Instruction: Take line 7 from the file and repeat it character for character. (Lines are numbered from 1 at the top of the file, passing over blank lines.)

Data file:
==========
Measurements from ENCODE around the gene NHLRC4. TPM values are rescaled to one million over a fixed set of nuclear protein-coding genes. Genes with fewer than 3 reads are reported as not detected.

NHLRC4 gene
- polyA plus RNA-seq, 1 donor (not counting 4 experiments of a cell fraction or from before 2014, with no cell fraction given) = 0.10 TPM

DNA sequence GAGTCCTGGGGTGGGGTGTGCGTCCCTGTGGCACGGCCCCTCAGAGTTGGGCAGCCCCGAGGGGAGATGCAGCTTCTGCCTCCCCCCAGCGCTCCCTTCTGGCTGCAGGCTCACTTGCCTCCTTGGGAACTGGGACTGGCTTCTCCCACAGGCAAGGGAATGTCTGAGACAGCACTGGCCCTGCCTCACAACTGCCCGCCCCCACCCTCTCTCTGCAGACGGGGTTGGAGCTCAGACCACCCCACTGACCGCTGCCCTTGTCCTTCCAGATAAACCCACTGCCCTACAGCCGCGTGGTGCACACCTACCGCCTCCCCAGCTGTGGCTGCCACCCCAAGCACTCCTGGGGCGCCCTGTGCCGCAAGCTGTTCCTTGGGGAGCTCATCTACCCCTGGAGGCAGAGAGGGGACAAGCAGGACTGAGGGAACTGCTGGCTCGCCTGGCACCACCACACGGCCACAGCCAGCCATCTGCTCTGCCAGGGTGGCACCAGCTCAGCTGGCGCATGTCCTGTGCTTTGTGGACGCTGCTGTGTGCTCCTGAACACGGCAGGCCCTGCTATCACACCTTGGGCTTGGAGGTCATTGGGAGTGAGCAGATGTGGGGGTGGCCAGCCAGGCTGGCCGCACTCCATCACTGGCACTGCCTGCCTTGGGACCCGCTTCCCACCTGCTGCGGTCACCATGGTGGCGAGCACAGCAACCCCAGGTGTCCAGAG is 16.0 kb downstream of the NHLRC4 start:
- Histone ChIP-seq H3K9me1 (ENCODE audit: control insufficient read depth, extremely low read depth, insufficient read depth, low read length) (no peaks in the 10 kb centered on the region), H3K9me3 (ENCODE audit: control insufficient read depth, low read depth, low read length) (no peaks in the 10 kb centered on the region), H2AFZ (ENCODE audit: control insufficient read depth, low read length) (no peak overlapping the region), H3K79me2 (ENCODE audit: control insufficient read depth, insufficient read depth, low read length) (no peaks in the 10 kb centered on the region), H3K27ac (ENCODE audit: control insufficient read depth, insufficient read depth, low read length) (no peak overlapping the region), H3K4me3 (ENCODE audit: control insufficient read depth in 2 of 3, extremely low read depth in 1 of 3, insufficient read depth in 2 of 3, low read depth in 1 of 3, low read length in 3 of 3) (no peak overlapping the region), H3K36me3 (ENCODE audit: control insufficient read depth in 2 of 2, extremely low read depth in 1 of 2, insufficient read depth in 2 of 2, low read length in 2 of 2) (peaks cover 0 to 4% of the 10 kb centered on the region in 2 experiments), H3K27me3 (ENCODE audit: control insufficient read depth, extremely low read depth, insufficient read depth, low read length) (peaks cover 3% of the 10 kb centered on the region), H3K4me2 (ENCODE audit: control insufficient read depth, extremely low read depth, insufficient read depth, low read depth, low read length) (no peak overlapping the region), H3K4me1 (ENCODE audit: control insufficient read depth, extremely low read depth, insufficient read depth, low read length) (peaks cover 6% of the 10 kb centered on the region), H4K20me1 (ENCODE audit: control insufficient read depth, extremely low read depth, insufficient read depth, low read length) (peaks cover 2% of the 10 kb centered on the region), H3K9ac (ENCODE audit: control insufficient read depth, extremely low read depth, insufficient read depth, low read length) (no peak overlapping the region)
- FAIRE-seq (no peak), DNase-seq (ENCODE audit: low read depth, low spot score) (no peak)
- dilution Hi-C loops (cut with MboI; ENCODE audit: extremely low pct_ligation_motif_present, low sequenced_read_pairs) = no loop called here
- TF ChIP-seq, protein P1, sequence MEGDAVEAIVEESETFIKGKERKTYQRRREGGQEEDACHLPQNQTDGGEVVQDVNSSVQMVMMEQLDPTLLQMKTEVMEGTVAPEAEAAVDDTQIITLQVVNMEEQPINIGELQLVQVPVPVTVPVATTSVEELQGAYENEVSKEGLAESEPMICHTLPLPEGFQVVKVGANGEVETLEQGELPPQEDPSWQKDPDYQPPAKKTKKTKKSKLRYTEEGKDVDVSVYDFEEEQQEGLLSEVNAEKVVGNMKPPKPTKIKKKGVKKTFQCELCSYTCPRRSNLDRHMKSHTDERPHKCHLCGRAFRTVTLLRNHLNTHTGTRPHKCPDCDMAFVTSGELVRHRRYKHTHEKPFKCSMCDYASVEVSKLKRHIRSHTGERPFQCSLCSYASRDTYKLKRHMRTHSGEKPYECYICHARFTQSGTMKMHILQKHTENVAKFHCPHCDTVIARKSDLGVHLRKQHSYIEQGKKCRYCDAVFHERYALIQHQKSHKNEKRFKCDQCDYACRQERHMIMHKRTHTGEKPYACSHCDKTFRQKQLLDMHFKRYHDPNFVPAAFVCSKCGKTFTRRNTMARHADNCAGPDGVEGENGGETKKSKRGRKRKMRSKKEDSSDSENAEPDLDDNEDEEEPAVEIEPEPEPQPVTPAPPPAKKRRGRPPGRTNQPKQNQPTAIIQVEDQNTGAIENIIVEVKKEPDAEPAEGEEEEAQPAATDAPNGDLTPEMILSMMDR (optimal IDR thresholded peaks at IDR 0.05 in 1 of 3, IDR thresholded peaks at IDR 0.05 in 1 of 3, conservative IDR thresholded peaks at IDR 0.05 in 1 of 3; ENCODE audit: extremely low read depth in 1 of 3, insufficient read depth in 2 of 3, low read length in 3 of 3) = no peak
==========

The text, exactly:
- dilution Hi-C loops (cut with MboI; ENCODE audit: extremely low pct_ligation_motif_present, low sequenced_read_pairs) = no loop called here